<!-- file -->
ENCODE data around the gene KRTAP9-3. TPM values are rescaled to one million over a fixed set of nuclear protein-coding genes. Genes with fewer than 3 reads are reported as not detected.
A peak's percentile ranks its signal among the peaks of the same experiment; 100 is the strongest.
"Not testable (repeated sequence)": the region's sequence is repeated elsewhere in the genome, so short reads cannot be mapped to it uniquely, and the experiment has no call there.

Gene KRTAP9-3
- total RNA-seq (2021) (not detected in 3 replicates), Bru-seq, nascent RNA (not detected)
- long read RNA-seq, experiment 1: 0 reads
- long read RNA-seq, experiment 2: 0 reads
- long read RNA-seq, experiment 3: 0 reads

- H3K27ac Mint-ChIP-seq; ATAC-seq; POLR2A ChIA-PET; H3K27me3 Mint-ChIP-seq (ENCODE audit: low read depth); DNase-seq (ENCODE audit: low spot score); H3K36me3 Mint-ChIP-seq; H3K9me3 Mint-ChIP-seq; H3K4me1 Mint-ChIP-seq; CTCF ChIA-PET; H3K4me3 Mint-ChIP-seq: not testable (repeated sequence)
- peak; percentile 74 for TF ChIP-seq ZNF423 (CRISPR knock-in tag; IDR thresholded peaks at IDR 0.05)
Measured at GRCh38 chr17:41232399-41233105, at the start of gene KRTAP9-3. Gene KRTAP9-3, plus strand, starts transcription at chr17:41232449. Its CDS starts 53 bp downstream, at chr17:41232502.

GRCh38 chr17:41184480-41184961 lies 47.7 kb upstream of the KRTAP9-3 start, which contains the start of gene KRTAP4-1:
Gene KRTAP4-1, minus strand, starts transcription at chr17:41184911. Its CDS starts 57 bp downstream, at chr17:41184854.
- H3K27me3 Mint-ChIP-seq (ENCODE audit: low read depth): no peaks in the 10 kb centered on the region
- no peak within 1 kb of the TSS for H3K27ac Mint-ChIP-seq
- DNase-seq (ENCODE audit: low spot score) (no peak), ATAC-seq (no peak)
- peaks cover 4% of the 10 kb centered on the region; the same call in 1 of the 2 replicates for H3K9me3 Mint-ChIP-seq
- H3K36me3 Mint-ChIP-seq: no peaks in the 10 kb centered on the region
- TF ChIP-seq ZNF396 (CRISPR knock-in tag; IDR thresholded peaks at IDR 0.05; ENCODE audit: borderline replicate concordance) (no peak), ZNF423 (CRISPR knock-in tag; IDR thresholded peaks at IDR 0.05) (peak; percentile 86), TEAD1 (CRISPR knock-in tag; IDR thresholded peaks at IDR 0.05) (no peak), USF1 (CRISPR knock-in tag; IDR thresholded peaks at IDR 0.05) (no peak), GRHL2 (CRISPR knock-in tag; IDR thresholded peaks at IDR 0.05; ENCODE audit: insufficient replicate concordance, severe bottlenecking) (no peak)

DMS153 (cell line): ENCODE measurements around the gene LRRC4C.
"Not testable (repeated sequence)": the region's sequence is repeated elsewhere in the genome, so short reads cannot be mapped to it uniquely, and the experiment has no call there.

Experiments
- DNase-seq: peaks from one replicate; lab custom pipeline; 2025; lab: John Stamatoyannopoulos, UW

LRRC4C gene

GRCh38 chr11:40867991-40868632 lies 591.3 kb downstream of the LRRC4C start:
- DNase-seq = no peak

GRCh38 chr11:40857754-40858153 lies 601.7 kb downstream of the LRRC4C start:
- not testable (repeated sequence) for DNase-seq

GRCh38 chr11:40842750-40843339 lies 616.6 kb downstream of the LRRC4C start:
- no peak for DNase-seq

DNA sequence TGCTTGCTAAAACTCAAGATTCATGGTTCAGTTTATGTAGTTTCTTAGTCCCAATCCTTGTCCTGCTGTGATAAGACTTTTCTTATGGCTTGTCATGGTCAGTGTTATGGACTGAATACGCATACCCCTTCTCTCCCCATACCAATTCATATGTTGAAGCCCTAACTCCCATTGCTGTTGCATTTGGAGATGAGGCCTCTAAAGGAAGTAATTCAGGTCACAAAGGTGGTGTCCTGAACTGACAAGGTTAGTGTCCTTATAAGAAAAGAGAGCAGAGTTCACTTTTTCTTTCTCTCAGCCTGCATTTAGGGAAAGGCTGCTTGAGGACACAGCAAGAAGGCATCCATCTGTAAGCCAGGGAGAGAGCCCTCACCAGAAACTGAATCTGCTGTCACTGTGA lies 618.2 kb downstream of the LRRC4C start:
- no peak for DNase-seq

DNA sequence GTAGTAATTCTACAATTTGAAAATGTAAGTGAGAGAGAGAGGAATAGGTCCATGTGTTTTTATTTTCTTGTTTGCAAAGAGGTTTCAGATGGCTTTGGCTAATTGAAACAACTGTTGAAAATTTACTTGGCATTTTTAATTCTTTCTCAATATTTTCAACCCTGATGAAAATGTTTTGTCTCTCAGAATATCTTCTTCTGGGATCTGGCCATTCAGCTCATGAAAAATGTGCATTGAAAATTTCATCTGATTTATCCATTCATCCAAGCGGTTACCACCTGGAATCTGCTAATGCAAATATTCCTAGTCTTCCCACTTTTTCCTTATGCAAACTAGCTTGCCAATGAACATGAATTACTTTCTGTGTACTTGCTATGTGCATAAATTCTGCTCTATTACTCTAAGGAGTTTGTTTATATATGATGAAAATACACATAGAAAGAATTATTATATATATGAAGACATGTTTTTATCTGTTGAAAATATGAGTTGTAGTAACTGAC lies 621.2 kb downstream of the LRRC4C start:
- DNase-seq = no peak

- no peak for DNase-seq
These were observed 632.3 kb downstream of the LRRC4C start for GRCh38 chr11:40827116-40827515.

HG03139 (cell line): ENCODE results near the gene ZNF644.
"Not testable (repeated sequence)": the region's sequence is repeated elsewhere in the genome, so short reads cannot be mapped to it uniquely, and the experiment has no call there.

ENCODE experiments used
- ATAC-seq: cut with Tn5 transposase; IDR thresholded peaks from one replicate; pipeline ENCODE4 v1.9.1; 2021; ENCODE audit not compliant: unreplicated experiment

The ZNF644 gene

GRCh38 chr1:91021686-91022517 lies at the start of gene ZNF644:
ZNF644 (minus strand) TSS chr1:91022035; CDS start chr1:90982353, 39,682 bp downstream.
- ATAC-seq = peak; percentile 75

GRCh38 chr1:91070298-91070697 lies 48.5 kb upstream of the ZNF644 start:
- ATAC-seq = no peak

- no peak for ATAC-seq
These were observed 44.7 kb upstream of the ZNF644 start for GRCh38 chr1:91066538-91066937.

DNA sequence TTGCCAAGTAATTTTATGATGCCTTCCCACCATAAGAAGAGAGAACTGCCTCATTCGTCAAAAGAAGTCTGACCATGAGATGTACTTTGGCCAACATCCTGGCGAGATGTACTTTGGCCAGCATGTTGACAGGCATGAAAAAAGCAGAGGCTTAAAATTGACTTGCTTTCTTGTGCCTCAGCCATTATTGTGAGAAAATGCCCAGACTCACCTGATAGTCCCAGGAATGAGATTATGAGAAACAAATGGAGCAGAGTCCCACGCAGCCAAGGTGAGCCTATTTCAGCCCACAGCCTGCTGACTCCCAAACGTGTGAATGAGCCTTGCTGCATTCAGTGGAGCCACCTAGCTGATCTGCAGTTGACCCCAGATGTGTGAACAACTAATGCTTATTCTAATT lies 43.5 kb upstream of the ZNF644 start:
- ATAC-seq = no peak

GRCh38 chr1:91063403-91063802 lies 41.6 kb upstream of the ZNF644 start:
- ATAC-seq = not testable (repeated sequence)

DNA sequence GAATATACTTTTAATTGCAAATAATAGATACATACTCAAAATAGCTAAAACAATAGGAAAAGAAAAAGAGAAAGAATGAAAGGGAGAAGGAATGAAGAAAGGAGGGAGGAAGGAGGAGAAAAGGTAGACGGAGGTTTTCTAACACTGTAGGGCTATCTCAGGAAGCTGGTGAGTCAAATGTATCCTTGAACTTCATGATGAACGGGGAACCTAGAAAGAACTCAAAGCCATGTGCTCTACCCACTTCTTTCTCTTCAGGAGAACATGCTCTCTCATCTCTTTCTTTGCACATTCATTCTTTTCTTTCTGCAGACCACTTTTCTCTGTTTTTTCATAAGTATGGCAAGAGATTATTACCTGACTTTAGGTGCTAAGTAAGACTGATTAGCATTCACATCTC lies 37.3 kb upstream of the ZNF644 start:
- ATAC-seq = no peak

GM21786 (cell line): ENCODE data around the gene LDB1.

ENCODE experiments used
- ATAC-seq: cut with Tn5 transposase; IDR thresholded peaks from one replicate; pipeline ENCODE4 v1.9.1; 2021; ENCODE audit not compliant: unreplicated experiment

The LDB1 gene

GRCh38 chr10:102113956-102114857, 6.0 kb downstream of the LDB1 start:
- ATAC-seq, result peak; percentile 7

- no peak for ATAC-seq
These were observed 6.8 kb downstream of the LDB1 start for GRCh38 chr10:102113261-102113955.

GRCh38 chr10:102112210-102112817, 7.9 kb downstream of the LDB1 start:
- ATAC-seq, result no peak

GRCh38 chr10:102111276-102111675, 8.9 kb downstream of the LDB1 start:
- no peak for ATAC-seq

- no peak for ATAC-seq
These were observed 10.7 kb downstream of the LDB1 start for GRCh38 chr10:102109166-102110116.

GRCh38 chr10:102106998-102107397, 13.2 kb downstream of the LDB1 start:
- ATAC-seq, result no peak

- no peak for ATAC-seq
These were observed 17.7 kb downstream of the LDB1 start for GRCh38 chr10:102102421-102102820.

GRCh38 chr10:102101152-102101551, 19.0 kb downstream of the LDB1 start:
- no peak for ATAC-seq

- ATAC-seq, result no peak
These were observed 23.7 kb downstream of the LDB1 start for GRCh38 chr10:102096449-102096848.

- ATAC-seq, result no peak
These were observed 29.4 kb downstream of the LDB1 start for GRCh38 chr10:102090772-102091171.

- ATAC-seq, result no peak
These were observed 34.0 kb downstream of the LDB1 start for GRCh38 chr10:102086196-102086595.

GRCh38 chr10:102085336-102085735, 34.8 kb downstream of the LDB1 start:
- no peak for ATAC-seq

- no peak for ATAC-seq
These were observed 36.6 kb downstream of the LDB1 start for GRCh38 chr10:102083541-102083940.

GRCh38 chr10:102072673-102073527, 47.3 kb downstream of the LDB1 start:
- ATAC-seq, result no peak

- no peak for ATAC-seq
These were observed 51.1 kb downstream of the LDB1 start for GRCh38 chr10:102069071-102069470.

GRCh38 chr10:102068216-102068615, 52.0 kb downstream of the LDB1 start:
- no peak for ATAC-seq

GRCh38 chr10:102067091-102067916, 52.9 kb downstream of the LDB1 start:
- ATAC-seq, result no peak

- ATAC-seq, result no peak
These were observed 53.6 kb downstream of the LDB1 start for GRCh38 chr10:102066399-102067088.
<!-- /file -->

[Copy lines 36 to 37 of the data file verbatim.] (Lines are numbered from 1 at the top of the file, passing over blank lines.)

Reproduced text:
These were observed 632.3 kb downstream of the LRRC4C start for GRCh38 chr11:40827116-40827515.

HG03139 (cell line): ENCODE results near the gene ZNF644.